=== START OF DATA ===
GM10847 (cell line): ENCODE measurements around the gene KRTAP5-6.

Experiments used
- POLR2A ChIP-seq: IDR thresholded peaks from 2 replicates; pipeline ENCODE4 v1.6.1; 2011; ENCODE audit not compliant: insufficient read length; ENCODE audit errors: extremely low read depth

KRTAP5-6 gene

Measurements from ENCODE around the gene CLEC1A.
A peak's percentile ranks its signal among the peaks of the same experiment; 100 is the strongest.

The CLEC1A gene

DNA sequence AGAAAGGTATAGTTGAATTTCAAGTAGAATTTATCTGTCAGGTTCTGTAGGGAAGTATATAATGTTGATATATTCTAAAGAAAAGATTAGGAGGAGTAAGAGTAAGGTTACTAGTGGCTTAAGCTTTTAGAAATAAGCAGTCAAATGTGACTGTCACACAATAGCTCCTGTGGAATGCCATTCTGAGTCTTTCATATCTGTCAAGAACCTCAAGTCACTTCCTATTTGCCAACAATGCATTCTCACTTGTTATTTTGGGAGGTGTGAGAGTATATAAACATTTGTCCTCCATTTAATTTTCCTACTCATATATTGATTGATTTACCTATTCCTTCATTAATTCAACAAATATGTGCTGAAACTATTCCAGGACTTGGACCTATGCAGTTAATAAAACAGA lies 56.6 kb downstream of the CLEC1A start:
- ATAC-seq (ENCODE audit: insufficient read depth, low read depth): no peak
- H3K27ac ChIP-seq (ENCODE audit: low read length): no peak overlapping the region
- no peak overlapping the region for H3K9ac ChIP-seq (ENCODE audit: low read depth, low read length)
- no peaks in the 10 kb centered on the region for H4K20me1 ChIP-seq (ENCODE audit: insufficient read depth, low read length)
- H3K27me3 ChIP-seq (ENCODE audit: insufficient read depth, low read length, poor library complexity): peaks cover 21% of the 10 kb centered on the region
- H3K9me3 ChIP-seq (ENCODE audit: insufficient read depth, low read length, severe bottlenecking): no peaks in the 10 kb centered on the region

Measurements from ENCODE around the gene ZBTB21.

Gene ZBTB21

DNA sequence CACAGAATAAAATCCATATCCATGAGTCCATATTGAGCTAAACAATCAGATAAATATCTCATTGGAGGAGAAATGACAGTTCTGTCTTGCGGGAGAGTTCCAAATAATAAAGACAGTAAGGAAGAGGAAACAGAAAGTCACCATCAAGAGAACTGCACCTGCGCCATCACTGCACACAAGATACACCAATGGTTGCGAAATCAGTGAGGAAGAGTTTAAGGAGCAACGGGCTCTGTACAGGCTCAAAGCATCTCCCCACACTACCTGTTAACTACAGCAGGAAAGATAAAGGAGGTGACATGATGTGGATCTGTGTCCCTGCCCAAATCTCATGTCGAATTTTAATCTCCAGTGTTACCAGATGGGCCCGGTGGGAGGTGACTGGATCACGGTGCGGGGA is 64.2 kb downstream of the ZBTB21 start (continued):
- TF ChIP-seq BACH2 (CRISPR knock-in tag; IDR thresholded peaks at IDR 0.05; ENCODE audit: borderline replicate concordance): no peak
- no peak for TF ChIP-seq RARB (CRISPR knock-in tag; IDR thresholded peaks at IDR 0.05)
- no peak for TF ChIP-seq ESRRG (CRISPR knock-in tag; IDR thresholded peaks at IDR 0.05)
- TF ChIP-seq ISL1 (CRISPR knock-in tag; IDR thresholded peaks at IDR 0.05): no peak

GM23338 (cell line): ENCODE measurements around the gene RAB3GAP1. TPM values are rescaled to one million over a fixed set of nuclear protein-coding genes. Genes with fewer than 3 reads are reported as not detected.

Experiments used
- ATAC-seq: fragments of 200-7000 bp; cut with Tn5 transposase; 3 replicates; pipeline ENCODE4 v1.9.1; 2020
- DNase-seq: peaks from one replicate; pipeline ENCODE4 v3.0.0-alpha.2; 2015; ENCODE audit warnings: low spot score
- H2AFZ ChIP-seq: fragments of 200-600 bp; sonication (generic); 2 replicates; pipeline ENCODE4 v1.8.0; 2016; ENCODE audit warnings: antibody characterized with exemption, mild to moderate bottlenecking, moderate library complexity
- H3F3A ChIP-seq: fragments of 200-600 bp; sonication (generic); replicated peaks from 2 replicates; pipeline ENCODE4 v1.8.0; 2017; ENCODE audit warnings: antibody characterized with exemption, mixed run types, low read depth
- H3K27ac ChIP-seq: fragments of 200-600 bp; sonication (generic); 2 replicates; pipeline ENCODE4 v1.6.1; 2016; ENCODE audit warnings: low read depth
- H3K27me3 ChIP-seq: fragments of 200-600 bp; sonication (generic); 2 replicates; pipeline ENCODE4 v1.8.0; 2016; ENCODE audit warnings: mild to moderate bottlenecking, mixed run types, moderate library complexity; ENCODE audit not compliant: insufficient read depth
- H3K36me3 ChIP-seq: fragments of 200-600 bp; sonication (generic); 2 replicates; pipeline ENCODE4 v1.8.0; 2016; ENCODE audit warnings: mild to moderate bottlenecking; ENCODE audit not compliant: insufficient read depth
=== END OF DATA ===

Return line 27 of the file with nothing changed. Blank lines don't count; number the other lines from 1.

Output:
- H3F3A ChIP-seq: fragments of 200-600 bp; sonication (generic); replicated peaks from 2 replicates; pipeline ENCODE4 v1.8.0; 2017; ENCODE audit warnings: antibody characterized with exemption, mixed run types, low read depth